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Old 07-02-2022, 07:56 AM
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Dane Dane is offline
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Help me please translate a sentence

Hello to all.
I study Ashley Book of Knots. In the beginning of Chapter 6, I found a rhyme:

Knots aft on the port si’
Forward on the starboard;
Opposite the left eye,
All around and inboard.

The Rigging Lanyard Knot
(Sailors’ Work Rhyme)

Clue me in, please, what does it mean the word si’ in the first line?
Thank you.
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Old 07-02-2022, 08:06 AM
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PacificWind PacificWind is offline
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I'm not 100% sure but something tells me it's a shortened form of "side".
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Old 07-02-2022, 09:30 AM
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Michael Mash Michael Mash is offline
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I am not sure either.
But I agree with PacifcWind. It is probably a short version of the word "side".
Some of the English accents away from London may have a tendency to shorten the word "side" to "si". Maybe someone in the U.K. could confirm that.
Mike
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Old 07-02-2022, 03:36 PM
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Thank you gents. I think so too. Because I suspect it is a rhyme between first and third line: si' (side without -d) - eye.
Pardon me for my importunity, but unexpectedly appeared another question important for me. At the same place in the ABOK there is a word "lannier" (See p.119, #683, 13th line from the top of the page).
Would you be so kind to let me know what does it mean.
ABOK: "Lever, in 1808, speaking of “Matthew Walker’s Knot,” says: “This is a handsome knot for the end of a lannier.” I do not recall any earlier direct evidence of the employment of a Lanyard Knot".
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Old 07-02-2022, 04:14 PM
John Wagenseil John Wagenseil is offline
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According to the Oxford English Dictionary lanyer / lannier are dialectical variants of lanyard.
-----------------------------

Also:
lan·yard
/ˈlanyərd/
noun: lanyard; plural noun: lanyards; noun: laniard; plural noun: laniards


  1. a rope threaded through a pair of deadeyes, used to adjust the tension in the rigging of a sailing vessel.
  2. a cord passed around the neck, shoulder, or wrist for holding a knife, whistle, or similar object.


    Origin

Late Middle English lanyer, in the general sense ‘a short length of rope for securing something’, from Old French laniere . The change in the ending in the 17th century was due to association with yard.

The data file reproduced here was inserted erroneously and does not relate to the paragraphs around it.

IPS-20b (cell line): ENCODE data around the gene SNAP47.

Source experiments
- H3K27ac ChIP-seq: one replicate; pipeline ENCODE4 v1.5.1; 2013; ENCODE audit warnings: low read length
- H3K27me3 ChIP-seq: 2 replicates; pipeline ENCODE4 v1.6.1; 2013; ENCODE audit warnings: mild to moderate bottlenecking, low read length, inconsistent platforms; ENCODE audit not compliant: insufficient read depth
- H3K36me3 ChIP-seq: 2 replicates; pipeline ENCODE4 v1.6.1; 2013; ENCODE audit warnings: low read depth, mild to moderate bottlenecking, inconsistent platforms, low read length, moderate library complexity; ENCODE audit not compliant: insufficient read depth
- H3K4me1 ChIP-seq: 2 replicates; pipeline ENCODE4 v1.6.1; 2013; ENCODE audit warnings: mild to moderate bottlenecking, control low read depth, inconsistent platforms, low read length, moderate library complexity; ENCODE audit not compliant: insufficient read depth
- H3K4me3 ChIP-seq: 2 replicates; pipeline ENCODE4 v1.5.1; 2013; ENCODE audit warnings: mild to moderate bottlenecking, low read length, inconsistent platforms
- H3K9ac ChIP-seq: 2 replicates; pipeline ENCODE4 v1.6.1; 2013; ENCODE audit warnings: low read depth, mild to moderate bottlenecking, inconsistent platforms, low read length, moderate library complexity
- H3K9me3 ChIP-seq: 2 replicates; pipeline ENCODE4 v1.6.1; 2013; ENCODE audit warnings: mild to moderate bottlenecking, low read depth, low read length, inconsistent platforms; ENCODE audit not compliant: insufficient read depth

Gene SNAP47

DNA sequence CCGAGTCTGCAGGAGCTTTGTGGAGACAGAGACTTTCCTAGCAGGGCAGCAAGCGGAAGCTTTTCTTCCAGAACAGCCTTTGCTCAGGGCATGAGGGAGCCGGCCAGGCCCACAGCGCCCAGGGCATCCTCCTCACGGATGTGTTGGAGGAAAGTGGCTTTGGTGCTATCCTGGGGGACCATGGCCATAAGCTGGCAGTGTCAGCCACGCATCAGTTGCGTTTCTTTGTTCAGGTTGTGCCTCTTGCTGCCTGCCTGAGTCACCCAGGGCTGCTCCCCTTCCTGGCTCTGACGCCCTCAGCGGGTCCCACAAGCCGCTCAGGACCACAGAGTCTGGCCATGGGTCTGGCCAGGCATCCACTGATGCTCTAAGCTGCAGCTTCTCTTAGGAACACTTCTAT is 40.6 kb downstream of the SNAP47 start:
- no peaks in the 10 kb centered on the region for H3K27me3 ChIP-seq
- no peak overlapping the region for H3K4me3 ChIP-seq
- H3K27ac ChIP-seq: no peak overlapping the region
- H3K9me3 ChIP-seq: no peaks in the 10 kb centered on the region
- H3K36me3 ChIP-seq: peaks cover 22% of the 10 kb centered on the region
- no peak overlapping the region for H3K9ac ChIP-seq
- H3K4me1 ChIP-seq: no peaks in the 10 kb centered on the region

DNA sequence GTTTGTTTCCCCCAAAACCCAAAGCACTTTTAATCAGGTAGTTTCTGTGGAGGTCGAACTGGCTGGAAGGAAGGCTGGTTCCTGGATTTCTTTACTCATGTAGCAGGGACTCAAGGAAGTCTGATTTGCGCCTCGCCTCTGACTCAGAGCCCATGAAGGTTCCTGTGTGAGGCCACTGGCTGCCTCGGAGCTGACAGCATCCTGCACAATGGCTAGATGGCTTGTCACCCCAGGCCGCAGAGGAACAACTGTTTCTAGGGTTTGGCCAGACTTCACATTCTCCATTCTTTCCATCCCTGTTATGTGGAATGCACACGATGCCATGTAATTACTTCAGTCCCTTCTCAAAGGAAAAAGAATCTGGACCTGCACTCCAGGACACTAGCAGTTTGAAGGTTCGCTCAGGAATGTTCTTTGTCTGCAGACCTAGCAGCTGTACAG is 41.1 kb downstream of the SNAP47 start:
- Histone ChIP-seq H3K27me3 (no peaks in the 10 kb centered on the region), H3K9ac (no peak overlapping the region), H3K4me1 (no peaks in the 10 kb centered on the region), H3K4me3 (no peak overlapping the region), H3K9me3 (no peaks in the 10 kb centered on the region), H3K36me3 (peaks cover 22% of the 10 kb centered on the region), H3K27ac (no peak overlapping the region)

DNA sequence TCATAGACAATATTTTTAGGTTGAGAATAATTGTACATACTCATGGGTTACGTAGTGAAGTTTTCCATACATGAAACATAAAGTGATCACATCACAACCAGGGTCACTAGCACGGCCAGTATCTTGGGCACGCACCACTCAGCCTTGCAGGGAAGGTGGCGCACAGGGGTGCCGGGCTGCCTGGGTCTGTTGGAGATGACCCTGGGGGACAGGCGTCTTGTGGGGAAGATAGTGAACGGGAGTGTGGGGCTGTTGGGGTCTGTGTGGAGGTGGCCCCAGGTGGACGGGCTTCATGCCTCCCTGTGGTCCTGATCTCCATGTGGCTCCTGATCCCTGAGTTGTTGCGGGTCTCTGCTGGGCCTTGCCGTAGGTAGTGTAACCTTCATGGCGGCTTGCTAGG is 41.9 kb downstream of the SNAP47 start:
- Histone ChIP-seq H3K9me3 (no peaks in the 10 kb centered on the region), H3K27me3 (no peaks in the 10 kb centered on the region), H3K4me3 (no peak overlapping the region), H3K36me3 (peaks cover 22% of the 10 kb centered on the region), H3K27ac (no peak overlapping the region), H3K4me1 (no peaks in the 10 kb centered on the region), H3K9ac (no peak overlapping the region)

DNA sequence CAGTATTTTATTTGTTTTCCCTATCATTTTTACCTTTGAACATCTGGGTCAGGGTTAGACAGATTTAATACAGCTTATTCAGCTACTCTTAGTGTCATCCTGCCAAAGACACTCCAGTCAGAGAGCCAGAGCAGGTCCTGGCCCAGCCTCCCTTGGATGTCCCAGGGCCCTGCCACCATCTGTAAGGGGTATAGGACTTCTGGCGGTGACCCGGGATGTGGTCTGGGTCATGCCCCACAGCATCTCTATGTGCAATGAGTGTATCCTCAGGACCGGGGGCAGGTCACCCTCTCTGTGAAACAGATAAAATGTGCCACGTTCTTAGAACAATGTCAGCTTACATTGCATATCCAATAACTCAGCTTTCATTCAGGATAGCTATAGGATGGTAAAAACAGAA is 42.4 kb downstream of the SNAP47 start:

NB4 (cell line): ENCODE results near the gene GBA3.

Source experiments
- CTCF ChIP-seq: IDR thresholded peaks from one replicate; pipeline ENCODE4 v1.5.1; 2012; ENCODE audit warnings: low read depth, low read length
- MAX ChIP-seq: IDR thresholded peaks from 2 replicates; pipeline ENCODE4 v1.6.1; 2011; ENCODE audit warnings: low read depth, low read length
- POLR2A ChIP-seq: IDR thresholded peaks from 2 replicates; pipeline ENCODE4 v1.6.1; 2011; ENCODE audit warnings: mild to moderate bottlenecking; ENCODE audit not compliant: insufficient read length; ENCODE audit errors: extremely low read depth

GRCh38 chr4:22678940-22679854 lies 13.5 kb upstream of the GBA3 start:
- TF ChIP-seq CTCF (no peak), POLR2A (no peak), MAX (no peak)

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Old 07-03-2022, 04:19 AM
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John Wagenseil!!!
Excellent! Thank you very much. You presented me with a huge amount of time that I would have spent on this investigation.
Thank you for your help! Спасибо большое!
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Old 08-04-2022, 10:07 AM
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Hi all.
I continue to study Ashley's book of knots. And I need in your help again.
Please, explain me two things at once.

The first is mean of words in context of the following sentence: "Stone is slung under a high gear in about the same manner, chain being used instead of rope." (ABOK, p. 43, The Drayman, the last sentence). Is this is about stone lifting with some three legs mechanism and chain?

The second thing. There is a knot Diamond Hitch. Do it names originate from diamond - is a "stone" or diamond - is a rhombus, geometrical figure? Or both cases used. Then what cases one used, and where is the second used?
Thank you.
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Old 08-04-2022, 10:31 AM
Burning Beard Burning Beard is online now
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I'm not sure about the first one, but I think the "stone" is an anchor.

A diamond hitch is a type of knot. However, the only time I have seen it used has been on pack saddles on horses or mules. it goes over the top of the stuff that is between the cross pieces (like to Xs) on the top of the saddle.
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Old 08-04-2022, 01:06 PM
Laurence Finston Laurence Finston is offline
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Quote:
Originally Posted by Dane View Post
Hello to all.
I study Ashley Book of Knots.
One of my favorite books since I discovered it at the library many years ago.

The taut-line hitch comes in handy quite often (don't use where safety is a concern, though!).

When I first became interested in knotting, it wasn't possible for me to find a marlinspike. The last time I checked this, it seemed like knotting equipment, including marlinspikes, was available on-line.
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Old 08-04-2022, 01:13 PM
Laurence Finston Laurence Finston is offline
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Quote:
Originally Posted by Dane View Post
Hello to all.
Clue me in, please, what does it mean the word si’ in the first line?

It's certainly "side" since "port side" and "starboard side" are the normal terms for the sides of a boat or ship. And "fore" and "aft" for the front and back, as you probably know, and "aloft" and "below" for up in the rigging and below deck, respectively. Don't know how a normal word like "below" snuck in there.
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